Every CAN bus peripheral can receive and send data on the same bus and has the capabilities to recognize where someone else is using the bus at the same time. A priority mechanism ensures that in this case only one transmission is completed.
Unlike ethernet, this protocol is content oriented, that means the each message does not have destination and source fields, but just an identifier that specifies the meaning of the data associated to the message. The meaning of the identifier is not specified in this standard as it is choosen by higher level applications.

Each message consists of an identifier, some flags and crc and the payload.
The identifier is 11bit wide in CAN bus version 2.0A and 29bits wide in version 2.0B

There are four different message types:
  • Data frame: a frame containing node data for transmission
  • Remote frame: a frame requesting the transmission of a specific identifier
  • Error frame: a frame transmitted by any node detecting an error
  • Overload frame: a frame to inject a delay between data and/or remote frames
The arbitration on the bus is based on the identifier. As the bus is AND wired, each time two components send a signal on the bus, the result on the bus is the logical AND between the two signals. This means that when collision happen, only one of the identifiers of the messages gets trasmitted to the bus (the one with most zeros); the transmitter can simultaneously read what is on the bus and if the identifier coincides they proceed to transmit the complete message.

This info on Wikipedia will probably be very useful to get data structures written in C or any other language I might choose for this adventure.

Wednesday, May 13, 2009

Getting the tools: part 1

After some time spent to think of what tools we need in this adventure, now the heart of the project has arrived:

This beauty is a PIC 18F4682 from Microchip. Among many other features, it spots:
  • Enhanced CAN controller on board ( CAN version 2.0B up to 1Mbps)
  • 1 EUSART ( for RS232 )
  • 10 MIPS @ 40Mhz
This is another voyeuristic closeup of the microcontroller:
The microcontroller will be our interface to CAN bus, where we will try to listen communications on the bus and to talk with the other peripherals. It is not possible to interface directly a PC for electric problems (signals are transmitted on the bus by differential voltage) and protocol reasons (need of a dedicated hardware to understand message on the lines that normal PC doesn't have on board). Unfortunately this is not the only device that we need for the project. More has to come.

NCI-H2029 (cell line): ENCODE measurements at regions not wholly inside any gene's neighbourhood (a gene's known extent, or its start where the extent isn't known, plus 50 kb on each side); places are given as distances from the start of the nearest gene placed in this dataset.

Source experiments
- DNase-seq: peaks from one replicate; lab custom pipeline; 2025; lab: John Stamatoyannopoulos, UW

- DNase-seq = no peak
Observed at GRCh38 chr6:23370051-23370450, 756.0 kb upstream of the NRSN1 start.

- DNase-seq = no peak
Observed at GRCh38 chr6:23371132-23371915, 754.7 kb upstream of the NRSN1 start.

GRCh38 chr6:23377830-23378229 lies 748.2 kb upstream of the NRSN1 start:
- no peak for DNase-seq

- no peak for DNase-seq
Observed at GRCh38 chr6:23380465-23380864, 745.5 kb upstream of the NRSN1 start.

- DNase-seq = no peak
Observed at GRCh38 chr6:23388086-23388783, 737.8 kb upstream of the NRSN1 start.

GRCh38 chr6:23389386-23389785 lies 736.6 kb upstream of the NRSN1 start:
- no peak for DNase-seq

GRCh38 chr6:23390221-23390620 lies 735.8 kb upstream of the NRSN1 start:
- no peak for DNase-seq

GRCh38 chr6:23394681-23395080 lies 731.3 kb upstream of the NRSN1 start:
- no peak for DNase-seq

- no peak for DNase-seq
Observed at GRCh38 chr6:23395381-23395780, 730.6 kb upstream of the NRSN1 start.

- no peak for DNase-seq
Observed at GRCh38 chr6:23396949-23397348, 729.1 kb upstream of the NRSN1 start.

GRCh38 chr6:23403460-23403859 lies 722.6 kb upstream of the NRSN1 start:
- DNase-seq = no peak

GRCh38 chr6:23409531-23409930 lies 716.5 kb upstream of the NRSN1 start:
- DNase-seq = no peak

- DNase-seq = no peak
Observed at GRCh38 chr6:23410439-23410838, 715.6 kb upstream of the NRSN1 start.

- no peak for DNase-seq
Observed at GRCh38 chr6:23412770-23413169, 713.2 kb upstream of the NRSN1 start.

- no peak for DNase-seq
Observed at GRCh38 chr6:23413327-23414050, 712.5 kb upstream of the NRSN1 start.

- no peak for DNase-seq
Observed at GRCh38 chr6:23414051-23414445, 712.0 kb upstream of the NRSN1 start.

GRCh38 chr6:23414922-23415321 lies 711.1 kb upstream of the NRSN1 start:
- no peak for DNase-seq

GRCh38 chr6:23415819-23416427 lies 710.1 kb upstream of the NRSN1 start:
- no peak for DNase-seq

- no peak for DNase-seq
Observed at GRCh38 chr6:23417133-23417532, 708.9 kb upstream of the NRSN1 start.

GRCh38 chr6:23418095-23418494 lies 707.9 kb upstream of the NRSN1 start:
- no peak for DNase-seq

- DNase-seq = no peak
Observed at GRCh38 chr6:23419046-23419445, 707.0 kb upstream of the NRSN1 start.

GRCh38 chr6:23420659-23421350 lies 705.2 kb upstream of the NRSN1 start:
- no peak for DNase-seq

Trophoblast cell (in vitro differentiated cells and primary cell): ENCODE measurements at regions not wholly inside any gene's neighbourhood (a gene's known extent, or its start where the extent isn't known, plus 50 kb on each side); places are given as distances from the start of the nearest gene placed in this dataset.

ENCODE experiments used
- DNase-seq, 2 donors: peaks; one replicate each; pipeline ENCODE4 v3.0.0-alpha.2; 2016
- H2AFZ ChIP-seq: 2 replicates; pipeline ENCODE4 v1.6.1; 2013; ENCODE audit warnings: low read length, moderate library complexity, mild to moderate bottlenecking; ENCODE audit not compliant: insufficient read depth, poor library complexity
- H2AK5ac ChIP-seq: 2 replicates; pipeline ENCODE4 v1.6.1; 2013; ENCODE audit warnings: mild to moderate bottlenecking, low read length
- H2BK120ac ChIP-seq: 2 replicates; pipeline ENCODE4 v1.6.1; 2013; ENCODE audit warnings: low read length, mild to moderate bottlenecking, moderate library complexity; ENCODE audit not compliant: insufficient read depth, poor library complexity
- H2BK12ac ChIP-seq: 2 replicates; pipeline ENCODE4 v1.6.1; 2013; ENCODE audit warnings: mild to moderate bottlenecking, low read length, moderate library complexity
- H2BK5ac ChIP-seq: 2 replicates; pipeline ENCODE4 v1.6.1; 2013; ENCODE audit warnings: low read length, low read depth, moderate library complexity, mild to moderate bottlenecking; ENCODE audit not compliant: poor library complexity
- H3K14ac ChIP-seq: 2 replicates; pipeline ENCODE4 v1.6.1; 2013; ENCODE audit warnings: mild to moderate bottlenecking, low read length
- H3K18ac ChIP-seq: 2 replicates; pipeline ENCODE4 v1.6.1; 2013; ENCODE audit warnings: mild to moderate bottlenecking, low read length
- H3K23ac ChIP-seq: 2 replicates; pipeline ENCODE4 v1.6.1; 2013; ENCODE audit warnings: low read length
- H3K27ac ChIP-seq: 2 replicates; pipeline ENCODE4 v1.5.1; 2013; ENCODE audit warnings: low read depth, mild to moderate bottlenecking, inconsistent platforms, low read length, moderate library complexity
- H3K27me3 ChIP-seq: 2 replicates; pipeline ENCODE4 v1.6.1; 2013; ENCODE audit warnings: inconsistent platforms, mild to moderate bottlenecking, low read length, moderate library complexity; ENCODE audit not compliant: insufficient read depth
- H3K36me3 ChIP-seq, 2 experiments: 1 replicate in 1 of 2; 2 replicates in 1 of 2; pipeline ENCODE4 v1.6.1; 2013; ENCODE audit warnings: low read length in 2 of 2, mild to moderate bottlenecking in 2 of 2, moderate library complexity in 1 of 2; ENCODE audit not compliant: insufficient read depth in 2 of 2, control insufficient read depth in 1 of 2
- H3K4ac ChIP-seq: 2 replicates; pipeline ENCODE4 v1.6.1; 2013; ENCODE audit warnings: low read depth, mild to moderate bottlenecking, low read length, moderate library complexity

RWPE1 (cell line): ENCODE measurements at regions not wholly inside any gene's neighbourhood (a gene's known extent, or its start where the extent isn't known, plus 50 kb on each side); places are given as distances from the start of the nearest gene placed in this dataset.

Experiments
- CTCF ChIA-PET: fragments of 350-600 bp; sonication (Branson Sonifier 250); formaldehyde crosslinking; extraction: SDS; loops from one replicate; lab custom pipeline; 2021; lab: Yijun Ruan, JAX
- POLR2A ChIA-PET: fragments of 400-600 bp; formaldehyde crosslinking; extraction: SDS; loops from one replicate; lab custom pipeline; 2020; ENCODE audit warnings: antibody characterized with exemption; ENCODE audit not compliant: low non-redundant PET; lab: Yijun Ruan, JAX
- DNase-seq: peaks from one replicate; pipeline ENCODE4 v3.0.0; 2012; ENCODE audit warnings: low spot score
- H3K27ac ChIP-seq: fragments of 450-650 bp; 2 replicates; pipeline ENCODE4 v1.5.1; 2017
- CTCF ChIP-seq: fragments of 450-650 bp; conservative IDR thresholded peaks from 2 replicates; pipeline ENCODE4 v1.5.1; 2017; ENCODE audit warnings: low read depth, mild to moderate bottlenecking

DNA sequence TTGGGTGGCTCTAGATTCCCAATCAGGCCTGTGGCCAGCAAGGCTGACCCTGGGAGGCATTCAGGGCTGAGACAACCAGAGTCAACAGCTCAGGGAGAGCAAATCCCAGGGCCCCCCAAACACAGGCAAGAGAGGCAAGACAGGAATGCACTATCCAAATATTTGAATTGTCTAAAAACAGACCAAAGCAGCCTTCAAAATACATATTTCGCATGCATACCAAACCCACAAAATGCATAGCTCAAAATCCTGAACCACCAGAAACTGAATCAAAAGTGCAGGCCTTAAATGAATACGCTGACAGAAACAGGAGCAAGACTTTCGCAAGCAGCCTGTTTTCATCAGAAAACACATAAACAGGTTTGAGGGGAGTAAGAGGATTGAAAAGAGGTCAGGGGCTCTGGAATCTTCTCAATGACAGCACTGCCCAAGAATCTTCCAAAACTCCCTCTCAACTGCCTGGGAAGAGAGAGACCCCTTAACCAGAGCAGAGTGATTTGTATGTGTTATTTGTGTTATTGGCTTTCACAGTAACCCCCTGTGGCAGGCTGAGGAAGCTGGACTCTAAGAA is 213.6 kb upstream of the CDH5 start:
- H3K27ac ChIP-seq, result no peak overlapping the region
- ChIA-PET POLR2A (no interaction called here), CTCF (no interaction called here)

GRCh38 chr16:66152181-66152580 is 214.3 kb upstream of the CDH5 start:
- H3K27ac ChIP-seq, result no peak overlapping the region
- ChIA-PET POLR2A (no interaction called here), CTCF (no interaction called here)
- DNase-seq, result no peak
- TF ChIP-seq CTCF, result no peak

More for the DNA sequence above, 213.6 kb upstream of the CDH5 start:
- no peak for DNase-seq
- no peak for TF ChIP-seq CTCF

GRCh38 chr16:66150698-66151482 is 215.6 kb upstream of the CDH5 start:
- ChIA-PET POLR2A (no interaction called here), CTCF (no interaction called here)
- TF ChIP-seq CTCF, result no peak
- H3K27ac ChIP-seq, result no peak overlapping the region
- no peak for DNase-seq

Stay tuned!

Monday, May 11, 2009

EOBD Connector Pin Layout

According to the info found on this page this should be the pin layout for the EOBD connector:

Pin 1 - Ignition positive
Pin 2 -
Pin 3 - Data Tacho / MUX network Late generation
Pin 4 - Chassis ground
Pin 5 - Chassis ground
Pin 6 - Data Climate control/CAN High ('IS' Late generation)
Pin 7 - K Line Data Engine management / Automatic gearbox management
Pin 8 - Cooling fan control information / MUX network Late generation
Pin 9 - Charge information
Pin 10 -
Pin 11 - Data BSI
Pin 12 - K Line Data ABS/ESP/GEP/Suspension control
Pin 13 - Data Air Bag/Headlight control
Pin 14 - CAN Low('IS'.. Late generation)
Pin 15 - Data Engine management
Pin 16 - Battery positive

The OPEL/Vauxhall Vectra should use the CAN BUS to exchange information between the various components. I wonder how the pin are placed on the actual connector, since it seems a bit different. We will have to attach probably to pins 6 and 14 to get access to the bus.

EOBD Connector Location

As I promised, here is the photo of the exact location of the connector on the Vectra. It is very easy accessible and I hope it will provide a very easy access to the car bus system.

Tuesday, May 5, 2009

EOBD on board diagnostic connector on the Vectra

Seems like my 2002 Vauxhall/OPEL Vectra supports the EOBD connector. I have found it near the gear shift lever and I'm now pretty sure about it thanks to this image:

found with Google Images. I'll post a picture of the exact location as soon as I can download photos from my mobile or get a decent camera.
This connector should provide access to all the internal diagnostic informations from the car like tire pressure, engine parameters, temperatures and more.
I have found some more info on it on Wikipedia. Seems like it's a standard for European vehicles since 2001 and should also include the CANBUS interface I'm interested in.
Now that I think about it, it should also be present on the other Vauxhall our family owns. I have to check this sooner or later!